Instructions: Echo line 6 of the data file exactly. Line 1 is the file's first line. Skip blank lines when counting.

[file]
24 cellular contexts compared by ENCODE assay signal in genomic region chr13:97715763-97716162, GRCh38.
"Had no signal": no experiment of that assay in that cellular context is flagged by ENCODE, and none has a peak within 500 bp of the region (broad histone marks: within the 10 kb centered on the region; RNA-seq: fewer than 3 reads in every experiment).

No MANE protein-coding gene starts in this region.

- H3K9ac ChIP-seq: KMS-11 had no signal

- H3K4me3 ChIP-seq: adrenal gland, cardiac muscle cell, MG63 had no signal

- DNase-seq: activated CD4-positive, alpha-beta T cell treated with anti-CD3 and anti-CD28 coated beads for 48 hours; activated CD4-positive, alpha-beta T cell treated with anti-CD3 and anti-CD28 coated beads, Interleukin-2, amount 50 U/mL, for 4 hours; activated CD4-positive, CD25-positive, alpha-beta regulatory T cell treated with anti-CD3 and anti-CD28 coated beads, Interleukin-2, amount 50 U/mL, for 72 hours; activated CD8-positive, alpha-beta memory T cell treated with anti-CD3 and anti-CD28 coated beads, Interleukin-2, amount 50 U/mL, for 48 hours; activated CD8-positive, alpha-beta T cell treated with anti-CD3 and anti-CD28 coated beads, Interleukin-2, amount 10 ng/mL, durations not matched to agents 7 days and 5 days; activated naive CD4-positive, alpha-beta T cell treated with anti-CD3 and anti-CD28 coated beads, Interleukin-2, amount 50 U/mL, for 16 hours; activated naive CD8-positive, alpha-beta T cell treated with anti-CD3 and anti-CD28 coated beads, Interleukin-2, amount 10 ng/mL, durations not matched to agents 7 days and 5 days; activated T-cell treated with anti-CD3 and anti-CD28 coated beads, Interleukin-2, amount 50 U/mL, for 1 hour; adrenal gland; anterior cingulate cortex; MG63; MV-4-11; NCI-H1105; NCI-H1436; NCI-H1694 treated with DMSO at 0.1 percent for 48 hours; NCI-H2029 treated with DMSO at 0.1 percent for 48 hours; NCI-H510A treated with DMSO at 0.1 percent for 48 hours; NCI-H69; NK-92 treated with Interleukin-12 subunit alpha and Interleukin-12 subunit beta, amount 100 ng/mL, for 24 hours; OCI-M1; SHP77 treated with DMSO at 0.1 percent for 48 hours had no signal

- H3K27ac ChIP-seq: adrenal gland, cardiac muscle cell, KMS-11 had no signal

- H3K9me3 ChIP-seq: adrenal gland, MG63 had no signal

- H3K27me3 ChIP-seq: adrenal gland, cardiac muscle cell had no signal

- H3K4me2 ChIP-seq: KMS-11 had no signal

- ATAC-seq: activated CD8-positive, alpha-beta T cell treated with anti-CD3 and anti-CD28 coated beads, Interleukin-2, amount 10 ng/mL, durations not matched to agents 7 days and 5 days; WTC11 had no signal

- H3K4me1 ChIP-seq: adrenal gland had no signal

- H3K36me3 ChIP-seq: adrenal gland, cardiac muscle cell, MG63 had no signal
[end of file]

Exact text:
- DNase-seq: activated CD4-positive, alpha-beta T cell treated with anti-CD3 and anti-CD28 coated beads for 48 hours; activated CD4-positive, alpha-beta T cell treated with anti-CD3 and anti-CD28 coated beads, Interleukin-2, amount 50 U/mL, for 4 hours; activated CD4-positive, CD25-positive, alpha-beta regulatory T cell treated with anti-CD3 and anti-CD28 coated beads, Interleukin-2, amount 50 U/mL, for 72 hours; activated CD8-positive, alpha-beta memory T cell treated with anti-CD3 and anti-CD28 coated beads, Interleukin-2, amount 50 U/mL, for 48 hours; activated CD8-positive, alpha-beta T cell treated with anti-CD3 and anti-CD28 coated beads, Interleukin-2, amount 10 ng/mL, durations not matched to agents 7 days and 5 days; activated naive CD4-positive, alpha-beta T cell treated with anti-CD3 and anti-CD28 coated beads, Interleukin-2, amount 50 U/mL, for 16 hours; activated naive CD8-positive, alpha-beta T cell treated with anti-CD3 and anti-CD28 coated beads, Interleukin-2, amount 10 ng/mL, durations not matched to agents 7 days and 5 days; activated T-cell treated with anti-CD3 and anti-CD28 coated beads, Interleukin-2, amount 50 U/mL, for 1 hour; adrenal gland; anterior cingulate cortex; MG63; MV-4-11; NCI-H1105; NCI-H1436; NCI-H1694 treated with DMSO at 0.1 percent for 48 hours; NCI-H2029 treated with DMSO at 0.1 percent for 48 hours; NCI-H510A treated with DMSO at 0.1 percent for 48 hours; NCI-H69; NK-92 treated with Interleukin-12 subunit alpha and Interleukin-12 subunit beta, amount 100 ng/mL, for 24 hours; OCI-M1; SHP77 treated with DMSO at 0.1 percent for 48 hours had no signal